A description of the scientific basis for the indicated domains of applicability and the WoE calls (if provided).  More help

Key enzymes needed for testosterone production first appear in the common ancestor of amphioxus and vertebrates (Baker 2011). Consequently, this key event is applicable to most vertebrates, including humans.


List of the literature that was cited for this KE description. More help

Heemers, H. V, Verhoeven, G., & Swinnen, J. V. (2006). Androgen activation of the sterol regulatory element-binding protein pathway: Current insights. Molecular Endocrinology (Baltimore, Md.), 20(10), 2265–77. doi:10.1210/me.2005-0479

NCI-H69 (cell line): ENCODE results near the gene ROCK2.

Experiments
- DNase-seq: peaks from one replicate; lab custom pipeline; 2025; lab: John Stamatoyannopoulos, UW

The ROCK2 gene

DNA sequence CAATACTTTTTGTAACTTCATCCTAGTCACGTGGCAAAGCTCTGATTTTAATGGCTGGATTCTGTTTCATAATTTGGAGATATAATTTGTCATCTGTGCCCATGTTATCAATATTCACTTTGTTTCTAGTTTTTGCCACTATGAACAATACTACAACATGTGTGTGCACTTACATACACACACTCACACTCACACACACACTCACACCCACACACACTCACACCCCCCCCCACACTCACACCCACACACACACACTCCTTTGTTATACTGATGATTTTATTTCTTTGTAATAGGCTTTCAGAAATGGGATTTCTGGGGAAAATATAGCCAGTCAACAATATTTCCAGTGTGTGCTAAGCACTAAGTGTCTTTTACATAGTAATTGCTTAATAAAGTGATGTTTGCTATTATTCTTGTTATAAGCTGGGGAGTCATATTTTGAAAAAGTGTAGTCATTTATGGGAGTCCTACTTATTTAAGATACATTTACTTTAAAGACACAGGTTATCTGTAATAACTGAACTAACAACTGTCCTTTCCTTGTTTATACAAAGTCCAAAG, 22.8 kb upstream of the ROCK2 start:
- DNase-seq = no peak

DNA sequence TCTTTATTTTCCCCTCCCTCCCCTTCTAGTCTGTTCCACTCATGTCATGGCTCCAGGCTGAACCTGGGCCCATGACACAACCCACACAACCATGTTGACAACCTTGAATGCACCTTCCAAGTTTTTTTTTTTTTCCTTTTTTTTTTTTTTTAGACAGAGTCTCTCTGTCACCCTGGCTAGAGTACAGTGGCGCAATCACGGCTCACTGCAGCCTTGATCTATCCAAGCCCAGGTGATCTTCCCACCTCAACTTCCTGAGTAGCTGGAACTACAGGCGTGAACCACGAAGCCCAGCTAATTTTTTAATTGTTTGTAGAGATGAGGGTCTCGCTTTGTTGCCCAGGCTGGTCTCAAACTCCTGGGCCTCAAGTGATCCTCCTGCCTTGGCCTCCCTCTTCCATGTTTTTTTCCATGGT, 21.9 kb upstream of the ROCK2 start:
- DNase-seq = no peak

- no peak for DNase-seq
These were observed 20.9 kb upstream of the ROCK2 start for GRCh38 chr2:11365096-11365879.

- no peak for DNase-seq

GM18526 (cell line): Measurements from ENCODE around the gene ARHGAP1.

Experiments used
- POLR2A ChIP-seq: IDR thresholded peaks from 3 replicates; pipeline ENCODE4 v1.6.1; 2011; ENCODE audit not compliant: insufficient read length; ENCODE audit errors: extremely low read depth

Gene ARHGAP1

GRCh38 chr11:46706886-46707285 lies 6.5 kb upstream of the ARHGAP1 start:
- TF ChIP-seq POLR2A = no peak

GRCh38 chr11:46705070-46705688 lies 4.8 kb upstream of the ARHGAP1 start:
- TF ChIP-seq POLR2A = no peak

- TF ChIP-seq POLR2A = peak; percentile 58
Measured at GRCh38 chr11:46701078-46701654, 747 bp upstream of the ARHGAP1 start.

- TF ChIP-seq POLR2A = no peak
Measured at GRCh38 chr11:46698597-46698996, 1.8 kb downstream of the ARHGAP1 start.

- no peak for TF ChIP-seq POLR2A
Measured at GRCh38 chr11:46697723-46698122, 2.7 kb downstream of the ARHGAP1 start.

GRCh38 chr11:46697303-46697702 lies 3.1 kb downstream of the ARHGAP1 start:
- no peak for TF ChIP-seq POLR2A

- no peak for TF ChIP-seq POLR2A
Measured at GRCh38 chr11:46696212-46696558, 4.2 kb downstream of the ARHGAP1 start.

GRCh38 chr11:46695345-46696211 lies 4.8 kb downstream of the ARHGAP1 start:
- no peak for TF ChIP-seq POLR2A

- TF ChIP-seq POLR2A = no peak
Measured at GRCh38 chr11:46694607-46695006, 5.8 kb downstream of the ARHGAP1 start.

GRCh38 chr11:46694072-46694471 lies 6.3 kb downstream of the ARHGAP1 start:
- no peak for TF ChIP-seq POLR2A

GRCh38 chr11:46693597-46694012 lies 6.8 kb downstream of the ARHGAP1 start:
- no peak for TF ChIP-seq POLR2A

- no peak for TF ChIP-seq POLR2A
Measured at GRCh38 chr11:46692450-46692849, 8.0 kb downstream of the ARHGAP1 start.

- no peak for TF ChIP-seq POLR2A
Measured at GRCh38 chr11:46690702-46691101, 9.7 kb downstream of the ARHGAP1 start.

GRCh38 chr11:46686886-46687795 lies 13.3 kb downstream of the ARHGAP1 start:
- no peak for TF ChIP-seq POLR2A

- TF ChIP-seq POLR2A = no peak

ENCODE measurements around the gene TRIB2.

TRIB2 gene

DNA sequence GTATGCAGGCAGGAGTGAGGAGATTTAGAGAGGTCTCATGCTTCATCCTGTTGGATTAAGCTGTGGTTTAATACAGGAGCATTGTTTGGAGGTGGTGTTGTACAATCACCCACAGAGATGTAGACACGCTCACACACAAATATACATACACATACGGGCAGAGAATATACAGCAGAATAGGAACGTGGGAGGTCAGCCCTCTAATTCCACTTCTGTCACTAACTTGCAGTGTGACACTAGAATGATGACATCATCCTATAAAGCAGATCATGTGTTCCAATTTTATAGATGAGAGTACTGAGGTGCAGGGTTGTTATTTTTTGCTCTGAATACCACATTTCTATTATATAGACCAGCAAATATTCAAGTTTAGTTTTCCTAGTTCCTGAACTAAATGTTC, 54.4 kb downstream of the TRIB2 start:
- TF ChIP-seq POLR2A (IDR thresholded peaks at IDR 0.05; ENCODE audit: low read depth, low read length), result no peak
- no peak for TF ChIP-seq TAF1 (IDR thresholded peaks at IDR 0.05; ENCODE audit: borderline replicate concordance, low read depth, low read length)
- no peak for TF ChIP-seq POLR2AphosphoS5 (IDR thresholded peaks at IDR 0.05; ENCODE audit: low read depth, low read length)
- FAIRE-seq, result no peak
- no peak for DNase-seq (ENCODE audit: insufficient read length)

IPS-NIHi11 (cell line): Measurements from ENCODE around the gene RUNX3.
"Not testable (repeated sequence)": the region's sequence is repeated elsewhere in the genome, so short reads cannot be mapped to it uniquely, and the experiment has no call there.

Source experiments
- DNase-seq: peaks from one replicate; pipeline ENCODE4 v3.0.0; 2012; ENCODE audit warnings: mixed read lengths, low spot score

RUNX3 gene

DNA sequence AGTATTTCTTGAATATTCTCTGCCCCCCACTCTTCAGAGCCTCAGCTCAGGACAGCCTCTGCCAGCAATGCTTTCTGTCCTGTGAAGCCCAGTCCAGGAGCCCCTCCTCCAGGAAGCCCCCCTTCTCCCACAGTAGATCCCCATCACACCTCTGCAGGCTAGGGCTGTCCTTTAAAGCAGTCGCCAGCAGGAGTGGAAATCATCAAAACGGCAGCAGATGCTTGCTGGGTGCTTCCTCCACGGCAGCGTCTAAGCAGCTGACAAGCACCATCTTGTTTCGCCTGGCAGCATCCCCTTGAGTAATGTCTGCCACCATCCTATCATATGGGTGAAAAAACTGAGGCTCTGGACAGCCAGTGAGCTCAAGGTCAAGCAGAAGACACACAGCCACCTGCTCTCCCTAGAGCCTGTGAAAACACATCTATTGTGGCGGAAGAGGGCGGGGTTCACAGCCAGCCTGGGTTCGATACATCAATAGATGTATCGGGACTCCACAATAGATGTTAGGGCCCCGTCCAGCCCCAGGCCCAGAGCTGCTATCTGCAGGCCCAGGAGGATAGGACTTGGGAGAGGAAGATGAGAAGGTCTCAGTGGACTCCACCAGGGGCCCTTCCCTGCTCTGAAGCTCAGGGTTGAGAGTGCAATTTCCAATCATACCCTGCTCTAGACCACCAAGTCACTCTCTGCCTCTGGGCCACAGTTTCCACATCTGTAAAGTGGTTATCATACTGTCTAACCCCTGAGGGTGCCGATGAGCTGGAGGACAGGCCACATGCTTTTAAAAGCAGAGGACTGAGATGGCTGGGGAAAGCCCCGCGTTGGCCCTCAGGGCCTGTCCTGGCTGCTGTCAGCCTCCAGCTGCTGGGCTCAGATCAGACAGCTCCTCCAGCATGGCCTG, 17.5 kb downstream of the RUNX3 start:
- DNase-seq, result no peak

Murashima, A., Kishigami, S., Thomson, A., & Yamada, G. (2015). Androgens and mammalian male reproductive tract development. Biochimica et Biophysica Acta, 1849(2), 163–170. doi:10.1016/j.bbagrm.2014.05.020

Paduch, D. A., Brannigan, R. E., Fuchs, E. F., Kim, E. D., Marmar, J. L., & Sandlow, J. I. (2014). The laboratory diagnosis of testosterone deficiency. Urology, 83(5), 980–8. doi:10.1016/j.urology.2013.12.024

Taieb, J., Mathian, B., Millot, F., Patricot, M.-C., Mathieu, E., Queyrel, N., … Boudou, P. (2003). Testosterone measured by 10 immunoassays and by isotope-dilution gas chromatography-mass spectrometry in sera from 116 men, women, and children. Clinical Chemistry, 49(8), 1381–95.